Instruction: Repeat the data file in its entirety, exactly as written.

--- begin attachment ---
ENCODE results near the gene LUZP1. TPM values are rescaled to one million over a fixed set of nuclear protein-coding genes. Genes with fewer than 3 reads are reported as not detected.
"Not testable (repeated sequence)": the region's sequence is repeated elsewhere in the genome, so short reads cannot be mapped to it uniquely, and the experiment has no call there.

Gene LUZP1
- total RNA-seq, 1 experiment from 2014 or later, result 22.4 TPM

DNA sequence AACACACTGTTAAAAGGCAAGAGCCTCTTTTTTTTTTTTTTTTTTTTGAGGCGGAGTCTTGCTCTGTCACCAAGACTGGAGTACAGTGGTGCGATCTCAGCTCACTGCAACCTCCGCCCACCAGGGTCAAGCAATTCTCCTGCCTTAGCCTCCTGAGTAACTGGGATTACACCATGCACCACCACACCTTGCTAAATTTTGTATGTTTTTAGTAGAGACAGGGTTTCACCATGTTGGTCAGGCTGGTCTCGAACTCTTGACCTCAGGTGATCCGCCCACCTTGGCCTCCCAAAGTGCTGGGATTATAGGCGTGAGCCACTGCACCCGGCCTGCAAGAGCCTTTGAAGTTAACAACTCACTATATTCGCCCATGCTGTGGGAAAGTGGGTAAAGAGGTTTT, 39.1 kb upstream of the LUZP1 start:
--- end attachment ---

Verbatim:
ENCODE results near the gene LUZP1. TPM values are rescaled to one million over a fixed set of nuclear protein-coding genes. Genes with fewer than 3 reads are reported as not detected.
"Not testable (repeated sequence)": the region's sequence is repeated elsewhere in the genome, so short reads cannot be mapped to it uniquely, and the experiment has no call there.

Gene LUZP1
- total RNA-seq, 1 experiment from 2014 or later, result 22.4 TPM

DNA sequence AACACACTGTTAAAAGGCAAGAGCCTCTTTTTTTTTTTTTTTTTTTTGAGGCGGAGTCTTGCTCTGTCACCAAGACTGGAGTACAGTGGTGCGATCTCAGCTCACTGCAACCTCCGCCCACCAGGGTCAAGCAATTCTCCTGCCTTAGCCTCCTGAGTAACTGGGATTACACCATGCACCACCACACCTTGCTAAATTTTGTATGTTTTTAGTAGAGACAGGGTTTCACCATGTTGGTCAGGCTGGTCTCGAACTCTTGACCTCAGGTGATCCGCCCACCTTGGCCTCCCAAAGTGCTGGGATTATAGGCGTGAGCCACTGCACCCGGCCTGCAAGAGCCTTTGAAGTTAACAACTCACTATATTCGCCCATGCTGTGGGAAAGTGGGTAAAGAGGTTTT, 39.1 kb upstream of the LUZP1 start: